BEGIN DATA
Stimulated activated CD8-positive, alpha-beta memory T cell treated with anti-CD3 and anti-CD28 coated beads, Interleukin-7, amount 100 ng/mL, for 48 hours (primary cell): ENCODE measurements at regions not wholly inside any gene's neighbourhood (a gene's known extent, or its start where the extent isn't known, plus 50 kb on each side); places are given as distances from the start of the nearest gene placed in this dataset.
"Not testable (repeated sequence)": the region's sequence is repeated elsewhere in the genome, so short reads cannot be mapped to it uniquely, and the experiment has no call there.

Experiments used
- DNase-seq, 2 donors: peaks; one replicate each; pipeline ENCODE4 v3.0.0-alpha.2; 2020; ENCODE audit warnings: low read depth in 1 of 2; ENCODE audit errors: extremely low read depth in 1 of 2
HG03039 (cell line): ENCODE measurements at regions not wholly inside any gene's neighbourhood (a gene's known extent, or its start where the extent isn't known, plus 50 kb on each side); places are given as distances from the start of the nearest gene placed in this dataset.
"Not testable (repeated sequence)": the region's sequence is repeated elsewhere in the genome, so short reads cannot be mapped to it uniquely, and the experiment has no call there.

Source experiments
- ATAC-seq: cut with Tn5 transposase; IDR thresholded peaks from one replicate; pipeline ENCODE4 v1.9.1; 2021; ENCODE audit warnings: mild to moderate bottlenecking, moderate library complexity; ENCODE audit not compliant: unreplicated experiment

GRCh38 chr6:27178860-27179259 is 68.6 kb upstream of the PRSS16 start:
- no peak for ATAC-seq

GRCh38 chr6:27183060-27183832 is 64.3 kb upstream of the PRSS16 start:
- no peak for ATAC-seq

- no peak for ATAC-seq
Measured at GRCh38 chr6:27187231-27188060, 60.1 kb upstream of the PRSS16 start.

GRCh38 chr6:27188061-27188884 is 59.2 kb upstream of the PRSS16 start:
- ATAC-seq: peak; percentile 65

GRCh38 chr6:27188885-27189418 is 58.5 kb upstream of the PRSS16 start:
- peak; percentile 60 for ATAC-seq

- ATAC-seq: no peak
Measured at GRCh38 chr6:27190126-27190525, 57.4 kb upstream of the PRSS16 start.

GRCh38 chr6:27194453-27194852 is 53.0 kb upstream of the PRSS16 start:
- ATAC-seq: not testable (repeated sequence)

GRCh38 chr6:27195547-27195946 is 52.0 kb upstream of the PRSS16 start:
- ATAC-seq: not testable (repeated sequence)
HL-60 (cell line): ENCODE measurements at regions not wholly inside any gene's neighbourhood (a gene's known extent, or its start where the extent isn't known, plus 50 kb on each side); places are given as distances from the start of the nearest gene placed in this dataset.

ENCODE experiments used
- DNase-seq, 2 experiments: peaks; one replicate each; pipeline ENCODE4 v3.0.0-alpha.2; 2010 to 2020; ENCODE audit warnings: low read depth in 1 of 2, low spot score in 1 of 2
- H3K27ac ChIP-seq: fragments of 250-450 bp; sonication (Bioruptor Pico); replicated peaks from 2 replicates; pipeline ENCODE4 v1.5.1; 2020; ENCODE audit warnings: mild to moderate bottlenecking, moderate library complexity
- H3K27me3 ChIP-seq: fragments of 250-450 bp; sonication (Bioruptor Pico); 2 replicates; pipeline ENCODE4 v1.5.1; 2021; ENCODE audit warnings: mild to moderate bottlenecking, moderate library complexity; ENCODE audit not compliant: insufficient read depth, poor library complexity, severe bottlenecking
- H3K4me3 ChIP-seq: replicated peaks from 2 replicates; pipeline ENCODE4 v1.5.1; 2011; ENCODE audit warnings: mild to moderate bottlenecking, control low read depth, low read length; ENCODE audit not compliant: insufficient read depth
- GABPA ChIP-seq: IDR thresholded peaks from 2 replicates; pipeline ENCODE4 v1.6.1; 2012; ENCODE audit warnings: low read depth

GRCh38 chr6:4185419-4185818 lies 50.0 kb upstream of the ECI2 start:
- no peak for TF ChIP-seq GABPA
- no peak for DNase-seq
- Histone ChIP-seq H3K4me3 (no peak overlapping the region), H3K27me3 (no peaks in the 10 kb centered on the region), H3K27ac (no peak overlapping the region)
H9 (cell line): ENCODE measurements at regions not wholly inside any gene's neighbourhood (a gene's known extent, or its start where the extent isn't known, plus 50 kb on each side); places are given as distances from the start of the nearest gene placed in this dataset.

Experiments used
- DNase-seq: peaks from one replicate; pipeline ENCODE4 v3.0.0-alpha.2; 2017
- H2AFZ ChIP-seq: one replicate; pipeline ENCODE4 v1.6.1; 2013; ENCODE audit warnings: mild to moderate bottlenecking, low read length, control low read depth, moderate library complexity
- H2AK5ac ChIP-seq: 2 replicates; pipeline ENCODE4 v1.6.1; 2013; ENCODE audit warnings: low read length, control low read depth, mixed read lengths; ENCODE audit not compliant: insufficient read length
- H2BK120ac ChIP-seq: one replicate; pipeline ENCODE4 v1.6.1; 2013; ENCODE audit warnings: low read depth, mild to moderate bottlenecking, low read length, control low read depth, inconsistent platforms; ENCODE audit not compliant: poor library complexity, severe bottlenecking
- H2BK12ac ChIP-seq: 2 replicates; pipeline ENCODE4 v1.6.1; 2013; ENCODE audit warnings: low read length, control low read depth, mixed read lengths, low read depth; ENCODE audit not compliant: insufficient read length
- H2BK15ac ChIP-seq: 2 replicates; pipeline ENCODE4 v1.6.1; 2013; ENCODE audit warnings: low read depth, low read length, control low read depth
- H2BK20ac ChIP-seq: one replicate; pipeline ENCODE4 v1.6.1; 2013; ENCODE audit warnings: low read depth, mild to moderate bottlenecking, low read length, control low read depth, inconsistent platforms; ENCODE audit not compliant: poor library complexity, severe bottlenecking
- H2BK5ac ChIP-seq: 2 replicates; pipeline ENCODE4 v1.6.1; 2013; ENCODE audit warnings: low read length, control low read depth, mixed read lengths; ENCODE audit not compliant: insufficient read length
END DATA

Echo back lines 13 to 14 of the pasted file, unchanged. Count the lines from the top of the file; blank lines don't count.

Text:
- no peak for ATAC-seq
Measured at GRCh38 chr6:27187231-27188060, 60.1 kb upstream of the PRSS16 start.